The defense started today its final plea in the cases of the ten SS “extermination squad” officers accused of mass executions of Jews and others near Tilsit, Lithuania, in 1941. The jury had before it the prosecutor’s demand for life imprisonment for four of the men, and for long-term prison sentences for the remaining six.
The four for whom life sentences were sought are Tilsit Gestapo Chief Boehme, accused of 5,186 murders; Tilsit Security Service Division Leader Hersmann, charged with 1,771 murders; Memel Police Director Fischer-Schweder, accused of at least 727 murders; and Krottingen Police Chief Lukys, charged with 816 murders.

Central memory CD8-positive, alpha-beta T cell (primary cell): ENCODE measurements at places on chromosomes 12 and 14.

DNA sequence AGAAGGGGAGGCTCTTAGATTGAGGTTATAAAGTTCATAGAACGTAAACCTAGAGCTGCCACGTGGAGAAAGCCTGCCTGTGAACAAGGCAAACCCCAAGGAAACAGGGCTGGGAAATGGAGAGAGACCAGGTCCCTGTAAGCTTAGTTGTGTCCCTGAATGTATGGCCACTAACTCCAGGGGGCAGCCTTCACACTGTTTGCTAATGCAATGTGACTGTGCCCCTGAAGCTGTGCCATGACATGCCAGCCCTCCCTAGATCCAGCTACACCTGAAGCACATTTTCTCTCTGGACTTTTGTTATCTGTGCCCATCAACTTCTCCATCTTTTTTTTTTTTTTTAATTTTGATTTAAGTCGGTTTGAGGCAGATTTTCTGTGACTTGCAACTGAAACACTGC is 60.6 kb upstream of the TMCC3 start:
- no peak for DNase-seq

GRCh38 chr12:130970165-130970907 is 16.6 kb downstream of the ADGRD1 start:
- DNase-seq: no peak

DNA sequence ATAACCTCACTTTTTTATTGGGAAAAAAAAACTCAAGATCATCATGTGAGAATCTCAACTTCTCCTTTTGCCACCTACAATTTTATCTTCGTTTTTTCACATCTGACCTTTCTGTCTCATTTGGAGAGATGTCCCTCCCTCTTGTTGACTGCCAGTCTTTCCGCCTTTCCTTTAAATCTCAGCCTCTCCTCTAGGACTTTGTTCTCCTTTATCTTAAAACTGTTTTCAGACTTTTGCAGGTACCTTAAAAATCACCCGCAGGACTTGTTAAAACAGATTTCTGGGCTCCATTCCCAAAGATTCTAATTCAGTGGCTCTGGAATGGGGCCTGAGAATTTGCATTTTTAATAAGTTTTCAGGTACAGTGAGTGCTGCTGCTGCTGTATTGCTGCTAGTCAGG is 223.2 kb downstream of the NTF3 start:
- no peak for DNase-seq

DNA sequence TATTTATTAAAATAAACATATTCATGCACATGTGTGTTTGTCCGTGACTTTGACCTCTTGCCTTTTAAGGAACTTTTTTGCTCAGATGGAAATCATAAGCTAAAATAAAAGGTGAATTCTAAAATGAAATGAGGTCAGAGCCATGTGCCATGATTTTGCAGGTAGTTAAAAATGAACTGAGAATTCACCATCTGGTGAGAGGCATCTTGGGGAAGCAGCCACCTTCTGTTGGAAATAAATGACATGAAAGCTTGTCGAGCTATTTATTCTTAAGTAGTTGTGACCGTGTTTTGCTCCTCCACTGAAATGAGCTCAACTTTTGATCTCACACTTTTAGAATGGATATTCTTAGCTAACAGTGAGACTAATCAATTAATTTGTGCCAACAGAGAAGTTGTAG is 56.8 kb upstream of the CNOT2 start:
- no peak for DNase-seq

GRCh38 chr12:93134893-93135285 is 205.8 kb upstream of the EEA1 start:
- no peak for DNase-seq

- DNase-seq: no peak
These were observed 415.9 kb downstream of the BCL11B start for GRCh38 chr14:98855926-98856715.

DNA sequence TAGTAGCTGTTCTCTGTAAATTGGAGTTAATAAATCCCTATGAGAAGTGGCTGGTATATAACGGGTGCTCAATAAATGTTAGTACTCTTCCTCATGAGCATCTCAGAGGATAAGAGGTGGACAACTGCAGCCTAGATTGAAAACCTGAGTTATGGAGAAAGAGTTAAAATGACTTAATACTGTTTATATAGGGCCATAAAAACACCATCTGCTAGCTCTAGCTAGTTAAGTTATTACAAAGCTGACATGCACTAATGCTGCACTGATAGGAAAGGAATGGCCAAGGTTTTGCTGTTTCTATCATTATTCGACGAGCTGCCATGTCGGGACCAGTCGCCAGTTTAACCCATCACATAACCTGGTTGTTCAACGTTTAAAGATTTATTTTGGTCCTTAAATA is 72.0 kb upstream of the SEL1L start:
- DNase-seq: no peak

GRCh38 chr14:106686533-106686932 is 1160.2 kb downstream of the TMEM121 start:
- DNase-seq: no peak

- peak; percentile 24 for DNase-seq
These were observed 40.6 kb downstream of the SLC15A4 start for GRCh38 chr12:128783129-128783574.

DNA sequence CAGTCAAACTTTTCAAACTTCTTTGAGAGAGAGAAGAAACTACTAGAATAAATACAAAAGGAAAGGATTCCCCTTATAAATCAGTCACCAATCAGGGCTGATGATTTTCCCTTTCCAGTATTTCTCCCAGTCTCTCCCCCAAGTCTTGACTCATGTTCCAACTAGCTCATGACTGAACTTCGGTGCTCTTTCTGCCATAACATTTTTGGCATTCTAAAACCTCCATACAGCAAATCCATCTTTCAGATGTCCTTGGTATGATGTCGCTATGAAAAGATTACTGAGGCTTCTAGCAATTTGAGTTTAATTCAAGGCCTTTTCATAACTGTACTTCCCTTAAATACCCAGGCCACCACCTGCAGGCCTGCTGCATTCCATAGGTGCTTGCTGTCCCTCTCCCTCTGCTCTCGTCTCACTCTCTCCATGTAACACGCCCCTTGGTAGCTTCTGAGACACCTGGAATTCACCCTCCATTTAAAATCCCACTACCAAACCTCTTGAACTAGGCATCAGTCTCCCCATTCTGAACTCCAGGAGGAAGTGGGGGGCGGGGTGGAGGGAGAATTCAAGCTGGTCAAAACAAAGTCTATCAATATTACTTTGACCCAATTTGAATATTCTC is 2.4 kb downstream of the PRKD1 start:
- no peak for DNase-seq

State Attorney Schuele told the jury that the men could not hide behind their pleas of following orders, because the German military criminal code was clear on the fact that a subordinate was not obliged to carry out criminal commands. The men, said the prosecutor, had “fought for the privilege to carry out liquidations and clean-up actions.”
The Archive of the Jewish Telegraphic Agency includes articles published from 1923 to 2008. Archive stories reflect the journalistic standards and practices of the time they were published.